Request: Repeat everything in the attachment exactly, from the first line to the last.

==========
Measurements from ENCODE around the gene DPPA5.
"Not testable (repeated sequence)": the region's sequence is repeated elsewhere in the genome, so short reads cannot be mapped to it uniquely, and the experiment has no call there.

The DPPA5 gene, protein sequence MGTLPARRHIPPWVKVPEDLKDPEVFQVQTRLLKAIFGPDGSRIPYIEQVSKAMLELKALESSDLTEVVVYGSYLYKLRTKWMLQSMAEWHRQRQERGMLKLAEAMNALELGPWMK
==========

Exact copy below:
Measurements from ENCODE around the gene DPPA5.
"Not testable (repeated sequence)": the region's sequence is repeated elsewhere in the genome, so short reads cannot be mapped to it uniquely, and the experiment has no call there.

The DPPA5 gene, protein sequence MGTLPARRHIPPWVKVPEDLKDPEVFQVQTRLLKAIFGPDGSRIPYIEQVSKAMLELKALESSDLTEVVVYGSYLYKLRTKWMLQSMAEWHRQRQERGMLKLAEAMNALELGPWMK